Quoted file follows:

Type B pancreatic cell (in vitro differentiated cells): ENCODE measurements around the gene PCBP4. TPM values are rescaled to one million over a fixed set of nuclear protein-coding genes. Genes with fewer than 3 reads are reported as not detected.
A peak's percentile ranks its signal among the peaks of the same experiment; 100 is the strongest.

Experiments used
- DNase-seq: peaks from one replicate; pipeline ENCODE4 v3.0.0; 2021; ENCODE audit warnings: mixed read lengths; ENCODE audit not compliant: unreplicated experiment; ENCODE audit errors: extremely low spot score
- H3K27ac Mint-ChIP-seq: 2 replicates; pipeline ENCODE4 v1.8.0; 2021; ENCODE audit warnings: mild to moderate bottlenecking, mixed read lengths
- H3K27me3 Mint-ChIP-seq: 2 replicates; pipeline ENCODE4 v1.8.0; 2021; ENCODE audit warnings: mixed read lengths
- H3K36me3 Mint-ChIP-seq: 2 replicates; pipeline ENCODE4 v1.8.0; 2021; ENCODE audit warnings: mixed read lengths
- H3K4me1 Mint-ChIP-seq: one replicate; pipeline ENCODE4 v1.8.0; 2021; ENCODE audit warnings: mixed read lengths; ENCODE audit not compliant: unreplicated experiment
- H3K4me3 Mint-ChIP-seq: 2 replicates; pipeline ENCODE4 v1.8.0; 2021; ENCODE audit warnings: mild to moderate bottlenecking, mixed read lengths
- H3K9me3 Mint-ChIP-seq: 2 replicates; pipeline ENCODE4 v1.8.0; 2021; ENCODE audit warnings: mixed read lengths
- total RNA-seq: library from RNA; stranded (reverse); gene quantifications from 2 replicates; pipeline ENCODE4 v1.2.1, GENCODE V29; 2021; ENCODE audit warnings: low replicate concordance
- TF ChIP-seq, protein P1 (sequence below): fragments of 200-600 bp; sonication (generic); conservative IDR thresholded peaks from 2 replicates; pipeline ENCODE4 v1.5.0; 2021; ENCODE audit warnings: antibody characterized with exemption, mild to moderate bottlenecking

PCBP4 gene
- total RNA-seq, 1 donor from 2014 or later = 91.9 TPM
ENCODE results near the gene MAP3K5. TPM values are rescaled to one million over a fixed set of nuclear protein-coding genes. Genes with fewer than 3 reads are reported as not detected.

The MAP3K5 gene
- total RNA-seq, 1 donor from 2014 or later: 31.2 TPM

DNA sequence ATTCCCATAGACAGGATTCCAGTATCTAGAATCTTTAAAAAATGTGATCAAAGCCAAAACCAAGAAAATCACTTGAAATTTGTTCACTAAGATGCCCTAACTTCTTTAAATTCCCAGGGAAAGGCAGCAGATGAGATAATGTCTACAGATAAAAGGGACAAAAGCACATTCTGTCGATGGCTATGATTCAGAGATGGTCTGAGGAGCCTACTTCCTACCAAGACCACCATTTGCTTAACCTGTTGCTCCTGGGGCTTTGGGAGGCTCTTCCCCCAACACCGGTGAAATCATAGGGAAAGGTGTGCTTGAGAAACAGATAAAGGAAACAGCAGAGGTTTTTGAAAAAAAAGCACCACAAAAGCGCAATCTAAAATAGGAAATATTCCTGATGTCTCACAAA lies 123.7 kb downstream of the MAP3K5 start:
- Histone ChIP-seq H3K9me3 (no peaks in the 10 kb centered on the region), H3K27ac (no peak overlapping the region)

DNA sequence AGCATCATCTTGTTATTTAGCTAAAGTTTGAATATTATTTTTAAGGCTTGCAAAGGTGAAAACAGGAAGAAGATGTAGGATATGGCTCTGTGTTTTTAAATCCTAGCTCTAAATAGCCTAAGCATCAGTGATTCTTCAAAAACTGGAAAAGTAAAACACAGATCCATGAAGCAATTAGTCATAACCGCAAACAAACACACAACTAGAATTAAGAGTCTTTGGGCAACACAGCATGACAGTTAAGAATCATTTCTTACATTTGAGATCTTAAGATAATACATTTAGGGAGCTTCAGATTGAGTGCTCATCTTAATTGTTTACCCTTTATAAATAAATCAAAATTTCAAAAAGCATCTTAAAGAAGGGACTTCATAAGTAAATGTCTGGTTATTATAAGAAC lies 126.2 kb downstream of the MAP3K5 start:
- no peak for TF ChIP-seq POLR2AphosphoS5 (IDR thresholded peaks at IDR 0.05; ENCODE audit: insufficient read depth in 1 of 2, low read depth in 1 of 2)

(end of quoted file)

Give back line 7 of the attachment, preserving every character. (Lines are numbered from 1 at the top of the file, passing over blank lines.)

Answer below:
- H3K36me3 Mint-ChIP-seq: 2 replicates; pipeline ENCODE4 v1.8.0; 2021; ENCODE audit warnings: mixed read lengths